So I’m a bit late to the party here, but I finally played Kerbal Space Program for the first time this past week. And, I gotta say, I can now understand why so many people love the game.
As someone that had only a basic understanding of how the game worked and never actually watched gameplay or read about it too much, what immediately caught me off guard was just how steep the learning curve is here. Although the game does provide a decent tutorial, it wasn’t until I spent a couple hours in sandbox mode that I finally grasped the very, very basics of the gameplay.
Those basics include building rockets, getting the right crew for them, testing them in various launch scenarios, and finally launching them for real. The game makes use of realistic aerodynamic and orbital physics, so you have to keep a lot in check in order to actually get anything done. Too much weight on one side of the rocket or a miscalculation in the rocket’s staging can have some pretty catastrophic consequences. Fortunately, the game provides a lot of tools to assist you here, both when actually building the rocket and when testing it for launch.
My first rocket completely went off course, but I did eventually manage to get a successful launch after messing around with the prebuilt rockets for a bit. I feel that that is where the core gameplay really shines: a series of trial and error events until you finally manage to pull off something cool. That feeling of accomplishment is definitely one of the game’s stronger points.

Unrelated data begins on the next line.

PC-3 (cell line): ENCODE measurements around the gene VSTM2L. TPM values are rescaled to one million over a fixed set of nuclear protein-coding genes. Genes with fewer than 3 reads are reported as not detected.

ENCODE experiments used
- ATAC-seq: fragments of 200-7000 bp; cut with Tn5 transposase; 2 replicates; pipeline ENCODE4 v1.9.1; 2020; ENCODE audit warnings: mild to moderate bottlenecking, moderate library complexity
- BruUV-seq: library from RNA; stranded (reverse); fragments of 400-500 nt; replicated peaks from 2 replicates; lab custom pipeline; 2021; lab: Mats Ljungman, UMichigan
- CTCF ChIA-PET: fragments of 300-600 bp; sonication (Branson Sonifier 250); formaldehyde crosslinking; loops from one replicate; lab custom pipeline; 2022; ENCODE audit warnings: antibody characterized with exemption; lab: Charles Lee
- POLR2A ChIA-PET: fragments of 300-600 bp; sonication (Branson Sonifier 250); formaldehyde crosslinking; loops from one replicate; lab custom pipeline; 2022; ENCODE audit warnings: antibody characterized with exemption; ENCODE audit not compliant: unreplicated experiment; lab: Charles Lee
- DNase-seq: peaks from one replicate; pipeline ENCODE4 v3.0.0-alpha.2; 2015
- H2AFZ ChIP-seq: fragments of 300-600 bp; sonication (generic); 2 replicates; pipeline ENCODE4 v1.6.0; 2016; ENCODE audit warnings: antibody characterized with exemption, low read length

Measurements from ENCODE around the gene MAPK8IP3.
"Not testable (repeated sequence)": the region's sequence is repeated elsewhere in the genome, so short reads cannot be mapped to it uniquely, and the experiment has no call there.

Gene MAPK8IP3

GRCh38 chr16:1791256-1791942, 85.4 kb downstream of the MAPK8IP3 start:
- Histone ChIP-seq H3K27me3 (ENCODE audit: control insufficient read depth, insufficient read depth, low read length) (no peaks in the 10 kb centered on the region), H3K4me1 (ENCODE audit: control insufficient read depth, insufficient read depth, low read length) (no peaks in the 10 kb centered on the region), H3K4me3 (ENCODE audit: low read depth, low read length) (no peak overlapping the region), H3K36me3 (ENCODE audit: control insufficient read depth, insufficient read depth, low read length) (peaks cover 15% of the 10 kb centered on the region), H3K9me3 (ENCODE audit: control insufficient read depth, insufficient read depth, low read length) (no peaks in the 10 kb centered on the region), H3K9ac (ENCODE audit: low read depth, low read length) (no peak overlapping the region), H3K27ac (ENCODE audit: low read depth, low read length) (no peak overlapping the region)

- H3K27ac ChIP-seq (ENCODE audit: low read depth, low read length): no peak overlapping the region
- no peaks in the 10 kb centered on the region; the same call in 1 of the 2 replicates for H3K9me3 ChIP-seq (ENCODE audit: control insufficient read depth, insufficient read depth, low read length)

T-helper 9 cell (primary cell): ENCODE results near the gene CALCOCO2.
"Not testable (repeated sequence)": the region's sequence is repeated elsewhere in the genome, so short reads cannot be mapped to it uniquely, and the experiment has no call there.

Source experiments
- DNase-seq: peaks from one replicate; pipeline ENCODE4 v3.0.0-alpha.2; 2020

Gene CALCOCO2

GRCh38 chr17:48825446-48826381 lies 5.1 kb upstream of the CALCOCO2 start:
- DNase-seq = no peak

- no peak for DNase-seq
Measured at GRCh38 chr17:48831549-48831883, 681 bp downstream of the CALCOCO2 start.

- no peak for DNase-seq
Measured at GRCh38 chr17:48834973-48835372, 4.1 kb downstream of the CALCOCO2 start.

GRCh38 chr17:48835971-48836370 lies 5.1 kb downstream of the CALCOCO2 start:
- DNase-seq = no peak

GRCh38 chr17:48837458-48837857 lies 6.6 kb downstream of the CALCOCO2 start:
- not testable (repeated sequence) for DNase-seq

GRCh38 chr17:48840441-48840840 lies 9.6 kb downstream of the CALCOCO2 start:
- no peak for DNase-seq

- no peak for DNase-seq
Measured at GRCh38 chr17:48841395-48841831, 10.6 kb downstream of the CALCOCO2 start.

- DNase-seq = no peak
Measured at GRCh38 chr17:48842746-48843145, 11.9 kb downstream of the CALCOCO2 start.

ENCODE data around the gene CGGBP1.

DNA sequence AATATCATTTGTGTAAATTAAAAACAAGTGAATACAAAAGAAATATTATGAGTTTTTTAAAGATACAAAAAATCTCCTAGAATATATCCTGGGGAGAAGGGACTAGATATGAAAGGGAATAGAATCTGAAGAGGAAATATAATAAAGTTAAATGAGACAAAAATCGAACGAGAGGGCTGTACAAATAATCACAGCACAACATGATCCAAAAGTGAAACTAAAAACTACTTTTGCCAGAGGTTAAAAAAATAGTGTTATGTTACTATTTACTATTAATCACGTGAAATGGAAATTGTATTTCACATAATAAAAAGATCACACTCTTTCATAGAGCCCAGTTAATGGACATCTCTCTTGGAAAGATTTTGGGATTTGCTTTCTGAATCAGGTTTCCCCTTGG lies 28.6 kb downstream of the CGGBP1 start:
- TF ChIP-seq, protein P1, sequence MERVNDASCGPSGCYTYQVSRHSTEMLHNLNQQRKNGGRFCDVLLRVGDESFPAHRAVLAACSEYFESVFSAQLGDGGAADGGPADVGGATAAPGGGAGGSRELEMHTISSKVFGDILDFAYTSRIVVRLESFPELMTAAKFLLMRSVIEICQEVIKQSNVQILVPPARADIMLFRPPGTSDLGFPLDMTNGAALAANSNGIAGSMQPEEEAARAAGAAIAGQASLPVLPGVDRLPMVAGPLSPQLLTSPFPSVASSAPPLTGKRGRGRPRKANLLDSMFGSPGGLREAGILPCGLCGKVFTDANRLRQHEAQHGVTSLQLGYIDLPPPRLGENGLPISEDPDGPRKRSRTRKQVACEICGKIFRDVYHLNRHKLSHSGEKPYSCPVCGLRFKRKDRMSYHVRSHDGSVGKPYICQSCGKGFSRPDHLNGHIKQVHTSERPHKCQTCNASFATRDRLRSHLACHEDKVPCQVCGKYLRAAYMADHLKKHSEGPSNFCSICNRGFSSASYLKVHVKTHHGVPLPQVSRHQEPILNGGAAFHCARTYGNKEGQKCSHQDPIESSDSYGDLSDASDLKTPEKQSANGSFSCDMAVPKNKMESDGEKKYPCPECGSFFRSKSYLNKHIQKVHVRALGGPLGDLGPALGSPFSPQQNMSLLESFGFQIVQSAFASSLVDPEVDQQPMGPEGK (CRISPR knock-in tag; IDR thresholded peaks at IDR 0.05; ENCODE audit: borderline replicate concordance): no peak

However, if you just want to mess around with other designs that is also an option. The game has full Steam workshop support, so you can import some pretty cool designs and try them out yourself. I had fun for a bit doing just that, even flying around a replica of the Millennium Falcon.
Now, while the base gameplay may be fun, there are a few issues elsewhere. For one, there’s the immense learning curve, but that’s pretty much a given considering what the game’s trying to do, so that’s a least excusable to an extent. Then there’s the wonky UI, which ranges from relatively easy to navigate, to outright painful to navigate. This is in part due to the game’s complex nature, but it definitely could use some improvements regardless (such as when building rockets).
Then there’s the physics issues. The game does have some pretty realistic physics, but I did manage to break them on more than one occasion, such as having a rocket spin so fast that it just becomes a glitchy spiderweb of parts. And finally, the game’s actual graphics. Kerbal Space Program is not a good-looking game, and probably for a good reason. The game consumes a lot of memory, so the toned down graphics are probably to compensate for that. But even when held up to 2015 standards, it just doesn’t look all that good.
Despite these issues, Kerbal Space Program is a solid game all things considered. The simulation elements are top-notch, the core gameplay is fun, and it actually feels like I’m learning something while playing. There is an intense learning curve to get over (one that I’m still in the early stages of), but it can be a pretty rewarding experience during this time. I’m sure that I’ve probably said nothing new given how long this game has been out for, but wanted to give some impressions regardless.
You can buy Kerbal Space Program on Steam here.
I was provided a review copy of the game in order to write this review. Read more about how I do my game reviews here.